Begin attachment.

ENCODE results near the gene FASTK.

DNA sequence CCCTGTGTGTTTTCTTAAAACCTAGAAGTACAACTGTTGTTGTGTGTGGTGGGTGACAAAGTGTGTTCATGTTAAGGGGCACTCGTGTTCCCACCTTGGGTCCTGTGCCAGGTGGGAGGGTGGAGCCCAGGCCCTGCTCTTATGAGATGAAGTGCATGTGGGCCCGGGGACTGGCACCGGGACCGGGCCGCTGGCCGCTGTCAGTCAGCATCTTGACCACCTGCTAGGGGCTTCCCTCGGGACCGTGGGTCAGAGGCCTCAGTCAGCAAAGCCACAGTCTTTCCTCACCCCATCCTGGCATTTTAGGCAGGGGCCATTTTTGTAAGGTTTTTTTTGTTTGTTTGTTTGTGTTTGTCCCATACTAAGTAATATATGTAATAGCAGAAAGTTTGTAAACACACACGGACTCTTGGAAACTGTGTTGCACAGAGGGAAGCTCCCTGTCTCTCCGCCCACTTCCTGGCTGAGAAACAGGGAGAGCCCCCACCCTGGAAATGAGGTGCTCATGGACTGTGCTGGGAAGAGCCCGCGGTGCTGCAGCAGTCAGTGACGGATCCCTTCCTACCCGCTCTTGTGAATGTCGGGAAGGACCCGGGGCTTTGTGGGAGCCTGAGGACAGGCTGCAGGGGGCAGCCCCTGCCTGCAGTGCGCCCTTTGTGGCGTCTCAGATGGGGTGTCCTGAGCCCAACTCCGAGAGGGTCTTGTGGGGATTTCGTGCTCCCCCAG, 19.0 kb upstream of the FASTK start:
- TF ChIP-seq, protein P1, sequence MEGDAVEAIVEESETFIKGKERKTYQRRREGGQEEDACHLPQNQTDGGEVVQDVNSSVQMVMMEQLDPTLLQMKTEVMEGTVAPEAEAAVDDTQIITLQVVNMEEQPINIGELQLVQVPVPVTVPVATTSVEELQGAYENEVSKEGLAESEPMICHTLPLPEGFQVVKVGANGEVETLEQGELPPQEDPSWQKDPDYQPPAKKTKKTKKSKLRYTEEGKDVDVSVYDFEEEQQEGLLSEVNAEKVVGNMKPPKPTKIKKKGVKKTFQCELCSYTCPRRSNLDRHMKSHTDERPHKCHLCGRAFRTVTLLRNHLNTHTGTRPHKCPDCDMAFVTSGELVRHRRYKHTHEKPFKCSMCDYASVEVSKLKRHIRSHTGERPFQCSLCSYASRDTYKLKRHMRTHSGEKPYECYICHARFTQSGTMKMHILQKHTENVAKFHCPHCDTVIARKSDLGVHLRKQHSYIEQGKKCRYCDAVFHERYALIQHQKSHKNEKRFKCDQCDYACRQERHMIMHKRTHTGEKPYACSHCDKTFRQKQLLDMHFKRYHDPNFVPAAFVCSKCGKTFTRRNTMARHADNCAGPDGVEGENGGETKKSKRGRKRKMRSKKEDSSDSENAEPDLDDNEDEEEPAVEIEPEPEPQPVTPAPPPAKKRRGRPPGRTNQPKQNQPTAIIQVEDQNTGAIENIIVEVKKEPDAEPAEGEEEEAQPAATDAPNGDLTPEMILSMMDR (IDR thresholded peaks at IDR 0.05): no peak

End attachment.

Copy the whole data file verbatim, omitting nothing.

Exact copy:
ENCODE results near the gene FASTK.

DNA sequence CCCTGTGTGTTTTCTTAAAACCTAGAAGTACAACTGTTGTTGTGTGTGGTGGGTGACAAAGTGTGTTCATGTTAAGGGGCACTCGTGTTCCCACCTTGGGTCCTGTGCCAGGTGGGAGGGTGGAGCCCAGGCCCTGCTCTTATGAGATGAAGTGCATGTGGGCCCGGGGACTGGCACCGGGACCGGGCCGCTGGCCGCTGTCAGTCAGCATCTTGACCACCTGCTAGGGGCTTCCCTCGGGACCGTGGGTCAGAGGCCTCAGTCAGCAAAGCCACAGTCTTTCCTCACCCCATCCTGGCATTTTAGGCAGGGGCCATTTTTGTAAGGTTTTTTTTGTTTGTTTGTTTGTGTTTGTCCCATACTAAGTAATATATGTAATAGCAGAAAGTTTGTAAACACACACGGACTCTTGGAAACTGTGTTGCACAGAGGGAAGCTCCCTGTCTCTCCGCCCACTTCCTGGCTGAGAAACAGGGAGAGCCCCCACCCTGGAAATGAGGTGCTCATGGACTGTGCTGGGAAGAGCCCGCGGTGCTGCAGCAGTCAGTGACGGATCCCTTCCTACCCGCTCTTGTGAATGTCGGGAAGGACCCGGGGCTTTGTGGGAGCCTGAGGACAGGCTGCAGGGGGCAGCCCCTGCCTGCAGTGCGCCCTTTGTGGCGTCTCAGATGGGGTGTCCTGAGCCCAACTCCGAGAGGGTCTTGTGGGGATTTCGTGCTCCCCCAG, 19.0 kb upstream of the FASTK start:
- TF ChIP-seq, protein P1, sequence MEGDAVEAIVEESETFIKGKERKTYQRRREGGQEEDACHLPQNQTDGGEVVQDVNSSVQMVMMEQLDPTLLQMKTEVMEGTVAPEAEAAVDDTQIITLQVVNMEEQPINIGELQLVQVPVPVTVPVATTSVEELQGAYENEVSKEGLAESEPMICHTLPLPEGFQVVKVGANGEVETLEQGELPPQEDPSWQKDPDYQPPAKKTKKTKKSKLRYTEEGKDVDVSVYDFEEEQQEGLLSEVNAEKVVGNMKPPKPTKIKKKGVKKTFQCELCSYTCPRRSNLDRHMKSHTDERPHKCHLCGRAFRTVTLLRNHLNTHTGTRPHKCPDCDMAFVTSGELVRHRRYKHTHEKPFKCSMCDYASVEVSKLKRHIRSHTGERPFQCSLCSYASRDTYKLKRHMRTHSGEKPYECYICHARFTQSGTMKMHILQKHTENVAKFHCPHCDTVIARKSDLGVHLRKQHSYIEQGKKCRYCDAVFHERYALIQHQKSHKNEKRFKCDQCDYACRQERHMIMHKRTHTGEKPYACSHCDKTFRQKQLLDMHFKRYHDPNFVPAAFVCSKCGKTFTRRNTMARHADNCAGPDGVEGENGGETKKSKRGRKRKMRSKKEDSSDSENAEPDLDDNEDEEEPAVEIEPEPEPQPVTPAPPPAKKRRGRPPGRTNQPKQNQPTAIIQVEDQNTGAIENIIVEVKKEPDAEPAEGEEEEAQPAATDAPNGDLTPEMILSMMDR (IDR thresholded peaks at IDR 0.05): no peak